Alumnae groups' influence
was a major factor for sever
al sororities in the rejection
of the AWS senior key sys
tem, according to the presi
Stillman Exchange Student
Speaks At ASUN Meeting
The movement to clarify
student rights and privileges
is not limited to the Univer
sity campus, according to
Michael Figures.
Figures, an exchange stu
dent from Stillman College in
Tuscaloosa, Ala., expressed
sympathy with the cause of
student rights in speaking be
fore the Student Senate meet
ing on Wednesday.
"I sympathize with the
cause of student rights and
hope that students can work
to accomplish the necessary
liberalism," Figures stated.
Mark Schreiber, Tom Reil
ly and John Winkworth were
elected to fill vacancies in the
Student Senate, at the Sen
ate's meeting.
Schreiber, who will take
the vacant seat in Arts and
Sciences stated his opinion on
a Student Bill of Rights.
"If it is determined that a
Bill of Rights is needed, it
should be brought before the
Senate for approval and then
presented to the students in
a referendum. It should not
have to go to the Board of
Regents and then down the
ladder through the adminis
tration." "If the Board of Regents
approved it first, it would not
be a Student Bill of Righti
To Speak
Speaking on education and
the growth of the University,
GOP gubernatorial candidate
Norbert Tiemann will address
the University Young Repub
licans Thursday.
According to Cathie Shat
tuck, YR president, the meet
ing will be at 7; 30 p.m. in
the Nebraska Union.
Merry Ballard, YR secre
tary, said that there would be
a short business meeting be
fore Tiemann speaks and an
swers questions.
Tiemann is a graduate of
the University and a former
member of the Innocents So
ciety. Miss Ballard said that oth
er candidates may attend the
meeting, but that Tiemann
would be the featured speak
er for the evening.
The Young Republicans
presently are campaigning for
membership. Miss Ballard
said that they hoped to sell
SOO memberships this year,
maintaining the campus YR
group as tb biggest in the
pari of adulthood and that
they favored treating stu
dents as adults.
Robert J. Cranford, profes
sor of journalism said, "I've
always advocated letting stu
dents make their decisions as
they grow up. It's part of the
maturing proess."
The chairman of the mathe
matics department, Dr. Ed
win Halfar commented, "I
think that anything that a stu
dent can do that treats him
like an adult and causes him
to behave like an adult is all
to the good."
Associate Professor of Bo
tany, John Davidson, said "I
believe that students should
be treated as adults and
adults have self-determination
in certain areas."
"There are certain areas
where it is up to the adminis
tration or faculty to set cer
tain academic standards. But
dents of three non-participating
"Our alum groups decided
last spring against our par
ticipating in the key system,"
Diane Smith, president of
Alpha Phi sorority said.
but rather a Board of Re
gents Bill of Rights," Schrei
ber declared.
Winkworth, who is chair
man of the ASUN Library
Committee, called for vari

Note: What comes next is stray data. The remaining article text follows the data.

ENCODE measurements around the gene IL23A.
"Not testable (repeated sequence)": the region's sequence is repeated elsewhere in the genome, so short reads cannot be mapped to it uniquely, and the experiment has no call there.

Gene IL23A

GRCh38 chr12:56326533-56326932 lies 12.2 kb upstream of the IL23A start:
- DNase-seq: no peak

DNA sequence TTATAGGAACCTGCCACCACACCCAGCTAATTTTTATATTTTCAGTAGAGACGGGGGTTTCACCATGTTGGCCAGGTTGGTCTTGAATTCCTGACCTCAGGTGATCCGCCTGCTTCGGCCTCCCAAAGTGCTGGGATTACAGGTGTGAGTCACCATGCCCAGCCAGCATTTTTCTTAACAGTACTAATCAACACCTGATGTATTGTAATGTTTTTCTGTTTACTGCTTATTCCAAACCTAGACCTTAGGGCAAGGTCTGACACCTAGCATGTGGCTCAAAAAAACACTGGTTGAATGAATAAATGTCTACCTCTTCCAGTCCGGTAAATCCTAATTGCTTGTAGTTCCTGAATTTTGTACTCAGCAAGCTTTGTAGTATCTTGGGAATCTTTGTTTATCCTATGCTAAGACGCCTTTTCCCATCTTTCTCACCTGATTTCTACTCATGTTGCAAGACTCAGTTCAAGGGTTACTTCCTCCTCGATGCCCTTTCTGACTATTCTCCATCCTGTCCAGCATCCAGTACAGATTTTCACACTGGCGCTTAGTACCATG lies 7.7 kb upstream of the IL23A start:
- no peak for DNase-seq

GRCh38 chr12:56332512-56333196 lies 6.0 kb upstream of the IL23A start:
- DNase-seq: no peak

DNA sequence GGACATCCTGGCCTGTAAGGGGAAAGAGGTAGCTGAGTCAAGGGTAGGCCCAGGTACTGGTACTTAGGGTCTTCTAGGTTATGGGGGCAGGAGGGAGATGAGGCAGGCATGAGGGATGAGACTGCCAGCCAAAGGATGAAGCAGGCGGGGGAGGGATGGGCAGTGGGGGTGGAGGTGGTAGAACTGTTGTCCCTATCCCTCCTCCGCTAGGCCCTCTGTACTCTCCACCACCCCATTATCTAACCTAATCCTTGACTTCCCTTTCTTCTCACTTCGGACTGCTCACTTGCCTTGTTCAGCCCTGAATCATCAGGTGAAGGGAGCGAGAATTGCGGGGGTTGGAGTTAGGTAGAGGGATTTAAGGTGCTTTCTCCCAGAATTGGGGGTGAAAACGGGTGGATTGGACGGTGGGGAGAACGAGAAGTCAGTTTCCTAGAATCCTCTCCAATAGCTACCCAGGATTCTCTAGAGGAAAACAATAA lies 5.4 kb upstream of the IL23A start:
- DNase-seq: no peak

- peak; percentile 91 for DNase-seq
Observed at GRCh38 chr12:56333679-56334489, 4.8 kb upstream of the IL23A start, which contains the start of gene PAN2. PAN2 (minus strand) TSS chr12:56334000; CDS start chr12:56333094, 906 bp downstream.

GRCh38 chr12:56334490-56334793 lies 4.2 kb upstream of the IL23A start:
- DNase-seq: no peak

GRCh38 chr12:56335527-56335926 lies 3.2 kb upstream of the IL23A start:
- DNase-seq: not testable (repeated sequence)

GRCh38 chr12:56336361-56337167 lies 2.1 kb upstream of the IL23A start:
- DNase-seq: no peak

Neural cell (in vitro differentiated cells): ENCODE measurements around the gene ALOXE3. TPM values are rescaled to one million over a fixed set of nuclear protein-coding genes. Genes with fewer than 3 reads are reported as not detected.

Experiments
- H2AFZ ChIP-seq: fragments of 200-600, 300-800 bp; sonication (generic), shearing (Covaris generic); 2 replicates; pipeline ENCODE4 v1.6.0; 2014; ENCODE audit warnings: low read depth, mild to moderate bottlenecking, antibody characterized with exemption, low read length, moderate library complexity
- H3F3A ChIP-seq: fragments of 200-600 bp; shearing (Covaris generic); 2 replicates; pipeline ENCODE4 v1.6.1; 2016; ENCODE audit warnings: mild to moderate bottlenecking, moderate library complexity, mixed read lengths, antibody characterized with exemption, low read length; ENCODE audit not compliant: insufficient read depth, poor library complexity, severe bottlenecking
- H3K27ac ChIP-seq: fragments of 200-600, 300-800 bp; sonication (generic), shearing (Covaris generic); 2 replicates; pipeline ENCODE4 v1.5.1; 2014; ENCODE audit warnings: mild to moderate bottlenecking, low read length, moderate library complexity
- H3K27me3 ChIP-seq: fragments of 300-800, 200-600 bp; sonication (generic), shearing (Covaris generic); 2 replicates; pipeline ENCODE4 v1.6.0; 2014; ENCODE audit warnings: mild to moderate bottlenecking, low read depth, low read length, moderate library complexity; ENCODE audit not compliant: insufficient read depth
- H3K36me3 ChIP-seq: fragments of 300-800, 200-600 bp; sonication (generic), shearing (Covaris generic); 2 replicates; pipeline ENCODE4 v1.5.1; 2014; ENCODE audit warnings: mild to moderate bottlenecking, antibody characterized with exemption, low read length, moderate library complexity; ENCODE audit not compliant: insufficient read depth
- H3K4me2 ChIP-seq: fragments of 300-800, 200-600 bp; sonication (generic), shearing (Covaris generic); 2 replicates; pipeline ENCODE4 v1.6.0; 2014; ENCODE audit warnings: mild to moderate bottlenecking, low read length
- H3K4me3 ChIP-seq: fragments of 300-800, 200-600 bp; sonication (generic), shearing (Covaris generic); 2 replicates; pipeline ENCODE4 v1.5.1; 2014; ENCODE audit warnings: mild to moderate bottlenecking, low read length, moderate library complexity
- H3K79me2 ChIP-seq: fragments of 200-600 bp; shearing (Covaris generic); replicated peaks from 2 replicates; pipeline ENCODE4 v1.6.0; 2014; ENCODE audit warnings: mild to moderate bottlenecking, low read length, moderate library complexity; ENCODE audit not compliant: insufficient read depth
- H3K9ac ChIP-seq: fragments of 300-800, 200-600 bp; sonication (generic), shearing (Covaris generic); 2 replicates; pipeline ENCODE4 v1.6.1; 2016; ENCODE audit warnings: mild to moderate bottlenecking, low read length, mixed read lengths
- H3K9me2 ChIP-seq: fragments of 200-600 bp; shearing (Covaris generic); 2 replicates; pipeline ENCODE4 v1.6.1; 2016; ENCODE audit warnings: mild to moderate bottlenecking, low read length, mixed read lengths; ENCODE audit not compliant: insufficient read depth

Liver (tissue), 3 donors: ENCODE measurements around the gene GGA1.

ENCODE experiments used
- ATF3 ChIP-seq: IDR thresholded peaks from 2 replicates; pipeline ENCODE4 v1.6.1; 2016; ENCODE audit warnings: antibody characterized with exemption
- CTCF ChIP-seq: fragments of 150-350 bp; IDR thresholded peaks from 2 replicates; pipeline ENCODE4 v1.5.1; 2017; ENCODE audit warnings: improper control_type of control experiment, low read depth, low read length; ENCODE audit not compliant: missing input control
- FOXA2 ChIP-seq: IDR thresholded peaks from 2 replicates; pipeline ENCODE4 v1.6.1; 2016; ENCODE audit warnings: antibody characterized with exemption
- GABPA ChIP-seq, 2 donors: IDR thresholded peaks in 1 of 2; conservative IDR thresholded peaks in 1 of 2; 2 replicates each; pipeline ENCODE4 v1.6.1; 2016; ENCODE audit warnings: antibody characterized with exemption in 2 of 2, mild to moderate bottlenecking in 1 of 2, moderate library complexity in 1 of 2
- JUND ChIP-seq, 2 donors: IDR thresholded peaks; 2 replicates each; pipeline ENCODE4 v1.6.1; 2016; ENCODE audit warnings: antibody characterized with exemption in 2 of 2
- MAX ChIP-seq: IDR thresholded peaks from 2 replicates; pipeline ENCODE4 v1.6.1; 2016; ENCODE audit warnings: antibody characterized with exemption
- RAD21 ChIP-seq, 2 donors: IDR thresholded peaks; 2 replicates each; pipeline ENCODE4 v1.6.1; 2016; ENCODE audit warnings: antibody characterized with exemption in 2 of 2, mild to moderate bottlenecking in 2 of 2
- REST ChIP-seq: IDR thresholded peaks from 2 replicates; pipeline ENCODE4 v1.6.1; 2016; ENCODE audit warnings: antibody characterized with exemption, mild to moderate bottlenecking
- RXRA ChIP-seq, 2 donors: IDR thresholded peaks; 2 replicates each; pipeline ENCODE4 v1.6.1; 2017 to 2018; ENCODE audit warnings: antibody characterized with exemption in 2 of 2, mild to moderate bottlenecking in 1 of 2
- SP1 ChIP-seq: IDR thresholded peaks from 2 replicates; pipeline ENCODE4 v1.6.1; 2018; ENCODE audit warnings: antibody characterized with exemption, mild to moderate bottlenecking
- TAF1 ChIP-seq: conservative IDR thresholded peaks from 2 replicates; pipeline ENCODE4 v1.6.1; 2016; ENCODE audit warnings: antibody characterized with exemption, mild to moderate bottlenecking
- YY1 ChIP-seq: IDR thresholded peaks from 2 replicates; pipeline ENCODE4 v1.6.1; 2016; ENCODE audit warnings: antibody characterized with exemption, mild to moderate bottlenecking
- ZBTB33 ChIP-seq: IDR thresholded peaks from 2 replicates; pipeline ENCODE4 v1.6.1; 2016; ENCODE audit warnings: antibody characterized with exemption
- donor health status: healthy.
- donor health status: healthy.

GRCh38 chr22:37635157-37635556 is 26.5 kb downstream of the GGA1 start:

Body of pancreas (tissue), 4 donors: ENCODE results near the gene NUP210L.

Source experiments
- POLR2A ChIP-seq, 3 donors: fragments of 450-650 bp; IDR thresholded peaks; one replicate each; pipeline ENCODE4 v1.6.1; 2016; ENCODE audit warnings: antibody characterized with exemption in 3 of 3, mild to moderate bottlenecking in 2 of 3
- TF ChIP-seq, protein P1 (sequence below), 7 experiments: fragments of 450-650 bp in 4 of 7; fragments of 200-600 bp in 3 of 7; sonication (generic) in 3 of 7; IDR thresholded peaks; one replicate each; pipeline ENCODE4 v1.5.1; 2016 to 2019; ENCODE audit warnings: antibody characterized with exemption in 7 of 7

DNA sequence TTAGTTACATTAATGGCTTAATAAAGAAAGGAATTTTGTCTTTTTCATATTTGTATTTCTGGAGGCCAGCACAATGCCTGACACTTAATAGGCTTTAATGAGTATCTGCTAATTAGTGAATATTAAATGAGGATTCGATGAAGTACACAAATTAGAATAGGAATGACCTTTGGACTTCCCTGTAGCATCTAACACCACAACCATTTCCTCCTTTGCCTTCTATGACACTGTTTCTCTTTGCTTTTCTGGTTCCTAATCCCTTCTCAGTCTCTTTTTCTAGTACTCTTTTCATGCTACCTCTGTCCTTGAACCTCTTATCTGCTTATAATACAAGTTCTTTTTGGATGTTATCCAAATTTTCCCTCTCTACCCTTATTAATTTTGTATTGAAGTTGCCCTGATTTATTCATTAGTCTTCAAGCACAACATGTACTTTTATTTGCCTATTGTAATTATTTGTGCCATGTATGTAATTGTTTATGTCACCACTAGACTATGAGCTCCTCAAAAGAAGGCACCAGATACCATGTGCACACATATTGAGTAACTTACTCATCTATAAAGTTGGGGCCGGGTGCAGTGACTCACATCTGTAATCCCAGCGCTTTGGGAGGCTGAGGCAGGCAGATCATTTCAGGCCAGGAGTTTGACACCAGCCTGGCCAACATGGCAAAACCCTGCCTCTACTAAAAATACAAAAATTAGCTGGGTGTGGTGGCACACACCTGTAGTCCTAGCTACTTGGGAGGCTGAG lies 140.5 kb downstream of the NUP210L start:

ous improvements in the func
tioning of the library. In
cluded in them were an in
crease in personnel, a better
system of security, and an
improvement in the carrel
The necessity of bridging
the gap between the students
and the administration was
stressed by Rcilly. He also
stated that ASUN was no
longer a "Mickey Mouse" or
ganization but "must still
find a place on the campus."
In other elections, the Sen
ate elected Mi mi Rose to fill
the Senate's seat on the Elec
toral Commission and Dick
Schulze was elected to t h e
ASUN executive committee.
Roger Doerr, ASUN vice
president, read a letter that
he received from Vice-Chancellor
G. Robert Ross. In it
Ross stated that "the reor
Campus Police Report
Rash Of Recent Thefts
Campus police Wednesday
reported a rash of recent
thefts involving University
Capt. Eugene Masters.
Campus Police chief, said
that major targets of the
thefts, which all occurred
since Sept. 1, were articles
left in cars parked on cam
pus. Masters taid two Universi
ty students were arrested
late Monday nlgbt and
charged with petty theft in
connection with the theft of
articles from several cars
parked in the Pi Beta P b I
sorority parking lot.
The pair pleaded guilty to
the charge.
Masters also said $300
worth of clothing was stolen
from an unlocked car parked
in the Selleck Quadrangle lot
on Sept. 1. One student re
ported that clothing valued
at $290 was stolen from h i s
room in Abel Hall during
Rush Week.
Dormitories and fraternity
houses have also experienced
recent thefts. Masters said.
Two lounge chairs were
stolen from Cather Hall last
Thursday night, Masters
said. According to Jim Lud
wig, Cather president, there
was aJso an attempted rub
bery the following Saturday.
Campus police have appre
hended a suspect in the
when it comes to behavior
regulation, I see no reason
why students should not con
duct their own affairs," he
Professor of Women's Phy
sical Education Dudley Ash
ton refused to comment be
cause, "So far I haven't had
time to read anything about
"I think it is fine that the
students can govern them
selves if they are capable,
and it would give them more
power. At some point there is
a point of no return but I
think college students should
be mature enough to do this,"
Ronald E. Hess, assistant pro
fessor of architecture stated.
Richard S. Randall, assist
ant professor of political sci
ence refused to comment.
A number of teachers ex
pressed the attitude that what
the students did was really
The Daily Nebraskan
The decision is not an in
flexible one, Miss Smith
added, but the alumnae did
not want to approve the sys